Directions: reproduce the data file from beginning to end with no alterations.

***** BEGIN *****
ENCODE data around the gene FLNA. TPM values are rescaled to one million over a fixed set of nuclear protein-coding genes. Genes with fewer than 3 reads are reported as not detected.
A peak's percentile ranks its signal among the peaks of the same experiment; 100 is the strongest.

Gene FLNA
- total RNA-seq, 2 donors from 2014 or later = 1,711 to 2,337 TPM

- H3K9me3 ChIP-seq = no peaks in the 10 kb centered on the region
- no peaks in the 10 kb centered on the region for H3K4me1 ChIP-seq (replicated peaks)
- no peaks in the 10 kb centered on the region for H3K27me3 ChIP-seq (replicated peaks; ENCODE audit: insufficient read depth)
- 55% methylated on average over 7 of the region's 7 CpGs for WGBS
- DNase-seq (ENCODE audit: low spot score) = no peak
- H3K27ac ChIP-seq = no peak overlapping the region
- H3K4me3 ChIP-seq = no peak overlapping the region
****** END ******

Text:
ENCODE data around the gene FLNA. TPM values are rescaled to one million over a fixed set of nuclear protein-coding genes. Genes with fewer than 3 reads are reported as not detected.
A peak's percentile ranks its signal among the peaks of the same experiment; 100 is the strongest.

Gene FLNA
- total RNA-seq, 2 donors from 2014 or later = 1,711 to 2,337 TPM

- H3K9me3 ChIP-seq = no peaks in the 10 kb centered on the region
- no peaks in the 10 kb centered on the region for H3K4me1 ChIP-seq (replicated peaks)
- no peaks in the 10 kb centered on the region for H3K27me3 ChIP-seq (replicated peaks; ENCODE audit: insufficient read depth)
- 55% methylated on average over 7 of the region's 7 CpGs for WGBS
- DNase-seq (ENCODE audit: low spot score) = no peak
- H3K27ac ChIP-seq = no peak overlapping the region
- H3K4me3 ChIP-seq = no peak overlapping the region